There’s something inherently funny about making a sequel to Taken. If the abduction was an unfortunate coincidence the first time, it just seems careless the second go round. The third time? Well, that makes a Hollywood kind of sense. In California, the third time isn’t the charm – the third time is a franchise. And the man at the center of that franchise, Liam Neeson, has become a sort of hyper-violent Giving Tree - albeit one with a twig on the trigger.
Taken 3 brings to mind the joke Bruce Willis cracks in the middle of the second Die Hard: “How does the same shit happen to the same guy twice?” These guys already made the mistake of messing with the wrong guy — and they got their asses handed to them. Then, in Taken 2, they took the wife and got their asses kicked all over again. Given that the whole point of Taken was to shock an audience with its hero’s “specific set of skills,” there’s something kind of odd about returning to see the character challenged again and again. It’s a bit like watching a prize fighter go down in the first round, wake up in the hospital and try to get back in the ring. That’s bad planning.
And, in the latest Neeson-a-thon, which pulled in $40 million on opening weekend, Mills runs, punches, chases and shoots his way to victory before emerging unscathed from what is essentially a pile of dead bad guys. And you can’t feel bad for the casualties: How could they not see it coming?
Part of the reason the first
worked so well is that it was genuinely surprising to see a new side of Liam
. In the innocent days of 2008, we didn’t know he could kick ass like that any more than the bad guys did. He’d been in vaguely action-oriented movies before, of course, and was not a complete stranger to typical movie heroism. One of his earliest roles was in the fantasy epic
, and he starred as a genuine superhero in Sam
in the early
. But, for the most part, Liam
existed in the popular imagination as a kind of benevolent father figure. His defining role was, in a sense still is, the real-world hero Oskar Schindler in
. And those are the kinds of roles he continued to take thereafter: He followed
, in which he played a small town doctor who attempts to socialize a woman who has lived her entire life in isolation, and from there went on to star in a pair of critically acclaimed historical dramas,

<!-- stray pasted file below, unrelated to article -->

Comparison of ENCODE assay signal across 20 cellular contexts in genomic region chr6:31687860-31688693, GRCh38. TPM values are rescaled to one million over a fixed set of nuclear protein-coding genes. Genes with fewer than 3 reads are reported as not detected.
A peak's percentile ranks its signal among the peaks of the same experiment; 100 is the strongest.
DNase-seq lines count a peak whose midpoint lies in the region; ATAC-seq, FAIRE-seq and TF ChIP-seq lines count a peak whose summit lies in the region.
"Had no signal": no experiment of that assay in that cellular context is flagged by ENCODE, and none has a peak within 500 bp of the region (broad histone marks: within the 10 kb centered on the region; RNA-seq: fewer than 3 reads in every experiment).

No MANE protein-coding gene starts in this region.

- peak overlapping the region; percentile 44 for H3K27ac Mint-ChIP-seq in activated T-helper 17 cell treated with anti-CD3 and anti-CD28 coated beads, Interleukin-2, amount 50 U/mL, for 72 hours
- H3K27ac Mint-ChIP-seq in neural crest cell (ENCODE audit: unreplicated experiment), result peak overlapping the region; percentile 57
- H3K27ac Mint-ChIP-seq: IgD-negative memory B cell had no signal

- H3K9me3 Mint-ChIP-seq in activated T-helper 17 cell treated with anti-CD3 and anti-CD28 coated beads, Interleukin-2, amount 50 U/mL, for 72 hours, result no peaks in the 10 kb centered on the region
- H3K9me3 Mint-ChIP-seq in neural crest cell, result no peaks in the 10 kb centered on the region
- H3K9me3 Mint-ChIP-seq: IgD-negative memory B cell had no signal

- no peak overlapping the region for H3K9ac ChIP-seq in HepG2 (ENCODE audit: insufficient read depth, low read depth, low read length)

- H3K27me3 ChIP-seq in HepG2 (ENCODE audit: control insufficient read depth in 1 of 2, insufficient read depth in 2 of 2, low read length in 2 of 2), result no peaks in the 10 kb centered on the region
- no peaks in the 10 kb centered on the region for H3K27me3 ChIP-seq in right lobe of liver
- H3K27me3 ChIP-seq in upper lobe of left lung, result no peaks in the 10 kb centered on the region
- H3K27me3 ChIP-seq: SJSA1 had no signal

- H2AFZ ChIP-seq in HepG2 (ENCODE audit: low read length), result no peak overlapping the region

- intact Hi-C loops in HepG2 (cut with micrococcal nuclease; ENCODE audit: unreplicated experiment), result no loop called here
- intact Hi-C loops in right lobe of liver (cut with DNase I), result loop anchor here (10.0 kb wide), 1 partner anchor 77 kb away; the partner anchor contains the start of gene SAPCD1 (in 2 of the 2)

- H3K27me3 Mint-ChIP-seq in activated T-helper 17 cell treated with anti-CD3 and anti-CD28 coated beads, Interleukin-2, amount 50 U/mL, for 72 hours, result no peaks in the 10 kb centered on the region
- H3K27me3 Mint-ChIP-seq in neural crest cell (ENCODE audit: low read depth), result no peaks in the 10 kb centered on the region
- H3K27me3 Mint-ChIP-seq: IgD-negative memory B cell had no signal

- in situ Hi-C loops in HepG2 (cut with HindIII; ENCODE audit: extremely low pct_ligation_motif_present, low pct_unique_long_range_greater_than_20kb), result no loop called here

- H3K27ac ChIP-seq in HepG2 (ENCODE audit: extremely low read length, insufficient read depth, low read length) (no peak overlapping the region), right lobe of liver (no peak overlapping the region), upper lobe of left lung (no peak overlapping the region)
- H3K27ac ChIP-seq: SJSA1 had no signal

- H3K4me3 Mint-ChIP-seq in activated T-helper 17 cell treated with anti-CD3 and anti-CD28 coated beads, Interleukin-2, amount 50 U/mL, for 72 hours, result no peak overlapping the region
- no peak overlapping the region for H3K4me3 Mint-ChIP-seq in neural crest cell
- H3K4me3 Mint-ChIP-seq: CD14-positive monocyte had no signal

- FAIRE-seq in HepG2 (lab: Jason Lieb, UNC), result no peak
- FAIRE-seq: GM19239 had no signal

. He was in
His weird and potentially career-derailing detour into the awful
notwithstanding, Liam Neeson seemed poised to settle into middle-age as a reliable dramatic lead, heading up prestige pictures built around his performances. Hence
, from 2004, an otherwise totally forgettable biopic for which Neeson won huge acclaim — exactly the sort of movie most guessed he would making in perpetuity. Then
happened and Neeson was Oskar Schindler no more. It was a odd shift, trading the mantle of true heroism for a lot of fairly rote gunplay, but it was a perfect fit.
was a success largely because Neeson sold the action role so well: he brought the chops he’d displayed in Oscar-winning dramas to a fairly mindless Euro-trash action picture and took it kind of seriously. And it wasn’t a fluke. It was only a few years later that Neeson returned to the same well with Jaume Collet-Serra’s terrific
, and a year after that when he literally fought wolves in
. Before long, the Liam Neeson action movie became a yearly tradition: Every January or February, Neeson pops up to kick ass.
He’s still a paternal figure, but he’s become the dad that tells the bullies how it is and sends them scurrying back home, sometimes metaphorical tails between their legs.
The crowning achievement to date might be
, also by
. That Alfred Hitchcock-style thriller starred
as an alcoholic air
struggling to retain control of a passenger plane carrying one or more terrorists, a silly premise that somehow worked like gangbusters. At its core, the movie was about
does best: kicking ass while looking like a real human being.
is a serious actor, and in his action roles he seems to carry the weight of the world in his face. He looks world-weary and vaguely sad, his head hanging low, his eyes sunken in. How many action stars can you name who in a single line of
can express existential pain while also convincingly communicating their ability to cause pain should someone cross them?
It’s no longer a surprise to see Neeson taking care of business - he’s about to Run All Night with Ed Harris – because he’s our most bankable action star. He'll win that race, but the bad guys will keep coming. They underestimate Liam at their own risk.
Photos by Twentieth Century Fox / Everett Collection